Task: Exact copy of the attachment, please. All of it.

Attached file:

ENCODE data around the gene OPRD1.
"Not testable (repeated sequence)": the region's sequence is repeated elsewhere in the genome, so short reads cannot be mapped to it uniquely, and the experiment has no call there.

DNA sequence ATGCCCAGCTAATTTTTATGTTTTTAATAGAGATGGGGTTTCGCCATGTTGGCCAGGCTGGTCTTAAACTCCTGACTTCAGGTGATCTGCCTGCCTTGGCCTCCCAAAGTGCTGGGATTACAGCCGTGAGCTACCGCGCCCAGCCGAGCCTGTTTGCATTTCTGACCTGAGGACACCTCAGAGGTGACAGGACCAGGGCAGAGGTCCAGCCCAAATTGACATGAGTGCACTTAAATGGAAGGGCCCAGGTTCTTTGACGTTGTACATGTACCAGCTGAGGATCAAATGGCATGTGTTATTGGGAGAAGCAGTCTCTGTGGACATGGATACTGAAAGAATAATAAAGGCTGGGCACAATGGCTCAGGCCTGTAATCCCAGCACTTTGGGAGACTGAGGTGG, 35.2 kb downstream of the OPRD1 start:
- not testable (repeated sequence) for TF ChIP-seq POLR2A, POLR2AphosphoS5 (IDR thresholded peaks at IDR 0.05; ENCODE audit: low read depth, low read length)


ENCODE data around the gene OPRD1.
"Not testable (repeated sequence)": the region's sequence is repeated elsewhere in the genome, so short reads cannot be mapped to it uniquely, and the experiment has no call there.

DNA sequence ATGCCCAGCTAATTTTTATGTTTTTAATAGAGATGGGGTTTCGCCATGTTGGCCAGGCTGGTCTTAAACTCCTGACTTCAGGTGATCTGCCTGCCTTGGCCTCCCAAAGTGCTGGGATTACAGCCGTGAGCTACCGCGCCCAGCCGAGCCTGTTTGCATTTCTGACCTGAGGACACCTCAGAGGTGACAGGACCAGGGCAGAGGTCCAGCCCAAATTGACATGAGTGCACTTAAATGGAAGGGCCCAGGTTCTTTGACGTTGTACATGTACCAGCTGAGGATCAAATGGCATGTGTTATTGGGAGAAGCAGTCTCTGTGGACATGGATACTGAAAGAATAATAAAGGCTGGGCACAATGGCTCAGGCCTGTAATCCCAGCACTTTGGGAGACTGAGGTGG, 35.2 kb downstream of the OPRD1 start:
- not testable (repeated sequence) for TF ChIP-seq POLR2A, POLR2AphosphoS5 (IDR thresholded peaks at IDR 0.05; ENCODE audit: low read depth, low read length)